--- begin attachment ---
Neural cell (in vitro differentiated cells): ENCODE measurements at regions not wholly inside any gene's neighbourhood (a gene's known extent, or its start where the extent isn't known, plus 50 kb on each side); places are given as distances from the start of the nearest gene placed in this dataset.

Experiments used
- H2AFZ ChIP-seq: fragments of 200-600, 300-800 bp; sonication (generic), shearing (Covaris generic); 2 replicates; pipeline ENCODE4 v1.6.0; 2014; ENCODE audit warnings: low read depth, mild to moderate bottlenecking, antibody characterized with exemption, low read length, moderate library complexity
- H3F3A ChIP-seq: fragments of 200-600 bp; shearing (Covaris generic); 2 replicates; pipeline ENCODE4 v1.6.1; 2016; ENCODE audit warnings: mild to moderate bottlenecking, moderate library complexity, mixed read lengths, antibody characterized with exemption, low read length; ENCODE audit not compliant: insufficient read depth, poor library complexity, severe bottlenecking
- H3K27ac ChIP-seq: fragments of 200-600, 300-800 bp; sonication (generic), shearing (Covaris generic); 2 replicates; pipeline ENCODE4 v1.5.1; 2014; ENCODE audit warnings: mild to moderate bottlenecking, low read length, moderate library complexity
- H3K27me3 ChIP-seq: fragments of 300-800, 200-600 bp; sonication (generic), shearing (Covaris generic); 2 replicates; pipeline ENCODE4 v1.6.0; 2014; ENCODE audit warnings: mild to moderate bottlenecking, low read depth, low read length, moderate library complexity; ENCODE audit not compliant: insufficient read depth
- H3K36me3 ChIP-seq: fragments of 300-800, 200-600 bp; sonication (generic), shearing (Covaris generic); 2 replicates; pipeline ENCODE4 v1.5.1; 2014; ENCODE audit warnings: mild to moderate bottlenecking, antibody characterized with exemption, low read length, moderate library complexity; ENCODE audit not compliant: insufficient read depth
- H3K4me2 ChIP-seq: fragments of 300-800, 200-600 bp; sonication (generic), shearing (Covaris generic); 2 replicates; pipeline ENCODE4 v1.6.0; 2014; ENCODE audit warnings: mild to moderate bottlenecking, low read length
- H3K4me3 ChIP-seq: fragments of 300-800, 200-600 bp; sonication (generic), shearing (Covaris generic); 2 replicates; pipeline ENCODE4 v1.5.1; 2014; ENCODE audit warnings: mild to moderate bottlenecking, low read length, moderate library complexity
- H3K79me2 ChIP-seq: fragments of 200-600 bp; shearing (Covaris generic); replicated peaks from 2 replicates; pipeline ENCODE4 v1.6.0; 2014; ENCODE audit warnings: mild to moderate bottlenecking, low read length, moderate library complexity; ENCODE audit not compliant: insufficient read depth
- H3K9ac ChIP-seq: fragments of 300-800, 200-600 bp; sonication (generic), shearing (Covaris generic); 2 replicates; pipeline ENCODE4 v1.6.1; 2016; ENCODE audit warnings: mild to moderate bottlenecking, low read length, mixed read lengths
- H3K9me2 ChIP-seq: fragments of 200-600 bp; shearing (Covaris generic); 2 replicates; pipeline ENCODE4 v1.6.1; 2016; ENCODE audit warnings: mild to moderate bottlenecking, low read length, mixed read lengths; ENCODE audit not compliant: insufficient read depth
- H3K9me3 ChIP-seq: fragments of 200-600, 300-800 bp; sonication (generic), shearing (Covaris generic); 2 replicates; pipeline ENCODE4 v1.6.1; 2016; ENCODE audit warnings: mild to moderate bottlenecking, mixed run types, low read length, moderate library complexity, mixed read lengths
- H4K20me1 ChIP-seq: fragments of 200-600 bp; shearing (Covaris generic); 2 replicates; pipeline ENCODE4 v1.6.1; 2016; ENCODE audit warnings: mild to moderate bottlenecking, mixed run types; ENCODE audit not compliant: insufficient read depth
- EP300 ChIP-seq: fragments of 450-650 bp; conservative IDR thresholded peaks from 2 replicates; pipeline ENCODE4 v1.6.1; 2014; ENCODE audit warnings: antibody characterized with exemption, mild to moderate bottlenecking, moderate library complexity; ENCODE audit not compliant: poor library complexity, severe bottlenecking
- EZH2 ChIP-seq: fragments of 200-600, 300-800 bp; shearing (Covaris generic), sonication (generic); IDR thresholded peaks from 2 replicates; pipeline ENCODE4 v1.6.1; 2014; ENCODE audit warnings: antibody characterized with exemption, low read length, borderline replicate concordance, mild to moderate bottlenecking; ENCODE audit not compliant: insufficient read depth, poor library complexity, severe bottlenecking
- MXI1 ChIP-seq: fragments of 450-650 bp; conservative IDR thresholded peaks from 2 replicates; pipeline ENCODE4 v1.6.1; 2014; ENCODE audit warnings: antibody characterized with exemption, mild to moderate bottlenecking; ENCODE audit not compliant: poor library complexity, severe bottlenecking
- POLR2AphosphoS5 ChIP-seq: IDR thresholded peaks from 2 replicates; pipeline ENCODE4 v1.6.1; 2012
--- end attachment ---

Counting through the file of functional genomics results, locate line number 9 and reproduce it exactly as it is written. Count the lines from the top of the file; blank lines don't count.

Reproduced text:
- H3K4me3 ChIP-seq: fragments of 300-800, 200-600 bp; sonication (generic), shearing (Covaris generic); 2 replicates; pipeline ENCODE4 v1.5.1; 2014; ENCODE audit warnings: mild to moderate bottlenecking, low read length, moderate library complexity